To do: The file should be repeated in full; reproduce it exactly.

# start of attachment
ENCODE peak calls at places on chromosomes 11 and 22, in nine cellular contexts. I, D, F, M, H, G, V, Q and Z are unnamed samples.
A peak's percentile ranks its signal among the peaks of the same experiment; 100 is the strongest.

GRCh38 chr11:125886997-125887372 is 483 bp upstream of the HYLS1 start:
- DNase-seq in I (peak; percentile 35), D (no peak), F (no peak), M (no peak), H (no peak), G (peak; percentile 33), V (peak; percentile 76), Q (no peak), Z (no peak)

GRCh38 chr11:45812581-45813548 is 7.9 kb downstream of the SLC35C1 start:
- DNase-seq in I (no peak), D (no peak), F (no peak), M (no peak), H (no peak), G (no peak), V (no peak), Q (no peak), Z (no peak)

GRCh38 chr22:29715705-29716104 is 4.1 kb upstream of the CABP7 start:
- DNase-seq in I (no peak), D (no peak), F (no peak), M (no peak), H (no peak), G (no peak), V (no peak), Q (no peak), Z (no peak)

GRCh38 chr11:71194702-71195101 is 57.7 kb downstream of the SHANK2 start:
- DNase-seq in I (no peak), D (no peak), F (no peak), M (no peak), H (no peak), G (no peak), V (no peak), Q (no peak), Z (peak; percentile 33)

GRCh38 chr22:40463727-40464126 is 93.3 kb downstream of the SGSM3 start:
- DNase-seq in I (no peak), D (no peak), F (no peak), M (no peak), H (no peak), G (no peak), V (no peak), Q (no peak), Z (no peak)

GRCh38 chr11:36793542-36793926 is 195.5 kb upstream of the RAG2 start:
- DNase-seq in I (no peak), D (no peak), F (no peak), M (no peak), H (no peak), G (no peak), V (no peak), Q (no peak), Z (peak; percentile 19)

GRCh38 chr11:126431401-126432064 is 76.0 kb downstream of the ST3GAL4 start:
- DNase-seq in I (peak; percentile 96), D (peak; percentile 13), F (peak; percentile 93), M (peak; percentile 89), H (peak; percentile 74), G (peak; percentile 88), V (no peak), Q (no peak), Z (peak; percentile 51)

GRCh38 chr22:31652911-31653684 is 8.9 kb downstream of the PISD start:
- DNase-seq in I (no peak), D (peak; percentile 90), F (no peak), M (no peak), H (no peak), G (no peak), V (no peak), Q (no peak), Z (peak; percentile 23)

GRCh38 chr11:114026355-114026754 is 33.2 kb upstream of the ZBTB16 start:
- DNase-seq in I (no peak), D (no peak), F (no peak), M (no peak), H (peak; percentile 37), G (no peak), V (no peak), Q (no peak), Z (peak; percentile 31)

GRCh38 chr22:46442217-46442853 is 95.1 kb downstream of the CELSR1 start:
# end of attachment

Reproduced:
ENCODE peak calls at places on chromosomes 11 and 22, in nine cellular contexts. I, D, F, M, H, G, V, Q and Z are unnamed samples.
A peak's percentile ranks its signal among the peaks of the same experiment; 100 is the strongest.

GRCh38 chr11:125886997-125887372 is 483 bp upstream of the HYLS1 start:
- DNase-seq in I (peak; percentile 35), D (no peak), F (no peak), M (no peak), H (no peak), G (peak; percentile 33), V (peak; percentile 76), Q (no peak), Z (no peak)

GRCh38 chr11:45812581-45813548 is 7.9 kb downstream of the SLC35C1 start:
- DNase-seq in I (no peak), D (no peak), F (no peak), M (no peak), H (no peak), G (no peak), V (no peak), Q (no peak), Z (no peak)

GRCh38 chr22:29715705-29716104 is 4.1 kb upstream of the CABP7 start:
- DNase-seq in I (no peak), D (no peak), F (no peak), M (no peak), H (no peak), G (no peak), V (no peak), Q (no peak), Z (no peak)

GRCh38 chr11:71194702-71195101 is 57.7 kb downstream of the SHANK2 start:
- DNase-seq in I (no peak), D (no peak), F (no peak), M (no peak), H (no peak), G (no peak), V (no peak), Q (no peak), Z (peak; percentile 33)

GRCh38 chr22:40463727-40464126 is 93.3 kb downstream of the SGSM3 start:
- DNase-seq in I (no peak), D (no peak), F (no peak), M (no peak), H (no peak), G (no peak), V (no peak), Q (no peak), Z (no peak)

GRCh38 chr11:36793542-36793926 is 195.5 kb upstream of the RAG2 start:
- DNase-seq in I (no peak), D (no peak), F (no peak), M (no peak), H (no peak), G (no peak), V (no peak), Q (no peak), Z (peak; percentile 19)

GRCh38 chr11:126431401-126432064 is 76.0 kb downstream of the ST3GAL4 start:
- DNase-seq in I (peak; percentile 96), D (peak; percentile 13), F (peak; percentile 93), M (peak; percentile 89), H (peak; percentile 74), G (peak; percentile 88), V (no peak), Q (no peak), Z (peak; percentile 51)

GRCh38 chr22:31652911-31653684 is 8.9 kb downstream of the PISD start:
- DNase-seq in I (no peak), D (peak; percentile 90), F (no peak), M (no peak), H (no peak), G (no peak), V (no peak), Q (no peak), Z (peak; percentile 23)

GRCh38 chr11:114026355-114026754 is 33.2 kb upstream of the ZBTB16 start:
- DNase-seq in I (no peak), D (no peak), F (no peak), M (no peak), H (peak; percentile 37), G (no peak), V (no peak), Q (no peak), Z (peak; percentile 31)

GRCh38 chr22:46442217-46442853 is 95.1 kb downstream of the CELSR1 start: